Headlines about James Harden in recent weeks have been focused on trade possibilities, COVID-19 protocols, and high-profile partying, but the Rockets star insists he’s focused on the new season, writes Jonathan Feigen of The Houston Chronicle. Houston will be the last team to start its season tonight after Wednesday’s scheduled opener was postponed because the Rockets didn’t have the NBA minimum of eight available players.

“We got a good opportunity,” Harden said. “Starting my 12th year in this league. I’m excited for it. … To get out here playing, never want to take playing basketball for granted. So, I’m excited for tonight’s game.”

The Rockets haven’t played a game since the preseason ended nine days ago and they haven’t practiced since Tuesday because so many players are sidelined for coronavirus-related reasons. Harden acknowledges the challenge of trying to compete with half a roster.

“We’re missing three players in our rotation that play heavy minutes for our team, that are big pieces for our team,” he said. “It’s an opportunity for guys to step up and play big minutes. We’ve been training for it. We’re ready for it.”

There’s more from the Southwest Division:

  • The Pelicans are just two games into their season and depth already looks like an issue, observes Christian Clark of NOLA.com. New coach Stan Van Gundy used his top seven players for 227 of the 240 minutes in Friday’s loss to Miami. “I haven’t given anybody a chance,” he admitted after the game. “That’s on me.”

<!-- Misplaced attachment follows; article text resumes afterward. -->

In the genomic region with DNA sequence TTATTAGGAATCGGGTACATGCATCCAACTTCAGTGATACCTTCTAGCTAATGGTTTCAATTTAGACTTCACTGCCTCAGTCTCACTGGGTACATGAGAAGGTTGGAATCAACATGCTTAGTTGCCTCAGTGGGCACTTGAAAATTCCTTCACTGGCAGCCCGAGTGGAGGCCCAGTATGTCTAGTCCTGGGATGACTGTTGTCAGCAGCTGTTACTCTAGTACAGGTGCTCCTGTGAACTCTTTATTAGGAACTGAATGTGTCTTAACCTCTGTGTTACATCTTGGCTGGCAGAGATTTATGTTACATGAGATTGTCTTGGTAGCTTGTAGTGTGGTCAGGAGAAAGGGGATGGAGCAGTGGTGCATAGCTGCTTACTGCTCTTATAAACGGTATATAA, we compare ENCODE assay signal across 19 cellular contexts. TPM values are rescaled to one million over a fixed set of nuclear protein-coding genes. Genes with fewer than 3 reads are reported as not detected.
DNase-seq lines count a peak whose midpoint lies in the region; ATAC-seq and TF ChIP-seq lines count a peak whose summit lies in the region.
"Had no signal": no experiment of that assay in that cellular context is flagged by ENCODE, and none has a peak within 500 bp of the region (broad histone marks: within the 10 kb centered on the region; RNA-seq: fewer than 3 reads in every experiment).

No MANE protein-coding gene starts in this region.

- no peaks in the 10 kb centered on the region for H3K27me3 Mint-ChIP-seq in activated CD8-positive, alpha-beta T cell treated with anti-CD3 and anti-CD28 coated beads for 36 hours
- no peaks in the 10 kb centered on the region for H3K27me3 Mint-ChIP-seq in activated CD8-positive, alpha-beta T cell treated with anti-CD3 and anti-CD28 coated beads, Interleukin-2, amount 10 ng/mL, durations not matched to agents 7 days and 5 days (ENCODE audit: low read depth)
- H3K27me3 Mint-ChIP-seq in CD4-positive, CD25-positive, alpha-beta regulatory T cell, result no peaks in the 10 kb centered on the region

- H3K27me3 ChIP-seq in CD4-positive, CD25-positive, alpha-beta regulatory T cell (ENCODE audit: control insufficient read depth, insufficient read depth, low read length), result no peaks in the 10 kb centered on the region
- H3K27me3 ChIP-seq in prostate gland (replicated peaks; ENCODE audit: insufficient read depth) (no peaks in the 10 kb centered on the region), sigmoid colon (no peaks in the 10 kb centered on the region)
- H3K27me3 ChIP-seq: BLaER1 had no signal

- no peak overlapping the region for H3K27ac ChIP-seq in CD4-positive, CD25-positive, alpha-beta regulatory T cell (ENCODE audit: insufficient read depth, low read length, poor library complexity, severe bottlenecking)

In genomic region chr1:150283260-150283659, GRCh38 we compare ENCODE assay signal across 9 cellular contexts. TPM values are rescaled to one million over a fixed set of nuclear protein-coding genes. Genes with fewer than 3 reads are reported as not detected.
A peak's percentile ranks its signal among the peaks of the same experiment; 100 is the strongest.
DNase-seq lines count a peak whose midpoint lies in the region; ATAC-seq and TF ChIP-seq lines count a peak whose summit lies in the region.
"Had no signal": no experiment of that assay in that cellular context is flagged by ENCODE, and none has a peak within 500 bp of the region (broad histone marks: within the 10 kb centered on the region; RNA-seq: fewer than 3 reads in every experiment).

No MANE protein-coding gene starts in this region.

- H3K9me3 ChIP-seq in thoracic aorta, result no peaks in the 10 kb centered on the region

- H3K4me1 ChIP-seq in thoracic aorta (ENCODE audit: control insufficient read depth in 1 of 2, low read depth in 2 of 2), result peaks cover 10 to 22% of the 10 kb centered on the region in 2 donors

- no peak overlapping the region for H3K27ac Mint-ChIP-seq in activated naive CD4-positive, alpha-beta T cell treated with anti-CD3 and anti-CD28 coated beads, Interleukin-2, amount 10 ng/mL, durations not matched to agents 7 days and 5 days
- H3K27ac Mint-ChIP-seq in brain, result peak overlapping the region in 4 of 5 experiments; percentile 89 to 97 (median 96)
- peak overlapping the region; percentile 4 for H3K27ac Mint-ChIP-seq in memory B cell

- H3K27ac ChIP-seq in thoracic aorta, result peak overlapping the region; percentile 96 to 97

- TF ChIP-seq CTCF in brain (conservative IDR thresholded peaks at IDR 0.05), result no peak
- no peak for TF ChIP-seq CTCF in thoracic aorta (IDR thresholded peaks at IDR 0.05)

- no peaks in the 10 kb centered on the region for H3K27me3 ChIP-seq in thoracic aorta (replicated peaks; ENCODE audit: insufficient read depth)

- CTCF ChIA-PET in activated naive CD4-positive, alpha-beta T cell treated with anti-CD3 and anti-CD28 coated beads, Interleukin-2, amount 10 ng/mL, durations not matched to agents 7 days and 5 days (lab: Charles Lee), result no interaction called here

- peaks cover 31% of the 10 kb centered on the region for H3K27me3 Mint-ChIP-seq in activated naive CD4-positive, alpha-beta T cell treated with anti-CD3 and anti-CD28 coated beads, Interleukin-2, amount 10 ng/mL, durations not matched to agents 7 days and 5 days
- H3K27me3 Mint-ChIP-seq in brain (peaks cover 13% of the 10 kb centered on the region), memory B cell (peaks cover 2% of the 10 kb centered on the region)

• Mavericks coach Rick Carlisle is excited to have center/power forward Dwight Powell available again after he underwent Achilles tendon surgery in January, tweets Dwain Price of Mavs.com. Powell played a combined 41 minutes in Dallas’ first two games. “I just know that for a 6’10” guy that went through that situation he’s done a remarkable job with rehab and all those kinds of things,” Carlisle said. “He’s an amazing guy.”
  • Spurs coach Gregg Popovich told reporters tonight that guard Derrick White is making progress with rehab work and “should return soon” after having offseason toe surgery, according to Tom Orsborn of The San Antonio Express-News (Twitter link). White signed a four-year extension earlier this week.

Mavs Notes: Richardson, Brunson, Powell, Crowder, Barea

We heard prior to the offseason that the Mavericks would be prioritizing adding toughness to their roster this fall, and head coach Rick Carlisle confirmed as much this week, telling reporters that the club sought players with an “edge” (Twitter link via Brad Townsend of The Dallas Morning News). The Mavs view Josh Richardson as one player who fits that bill.

I don’t really take well to my brothers being messed with,” the former Sixer said on Tuesday when asked about the toughness he brings to the club (Twitter link via Callie Caplan of The Dallas Morning News).

Beyond his willingness to play with an “edge,” Richardson also appealed to the Mavs for a handful of other reasons, as Carlisle explained.

He’s a high-level defensive player, which is something that we needed,” said the Mavs’ head coach (Twitter link via Townsend). “We’ve been looking for a guy who can guard point guards and add scoring off the ball. … He’s a guy from afar who I’ve always thought would be a great fit with Luka Doncic.”

Here’s more on the Mavs: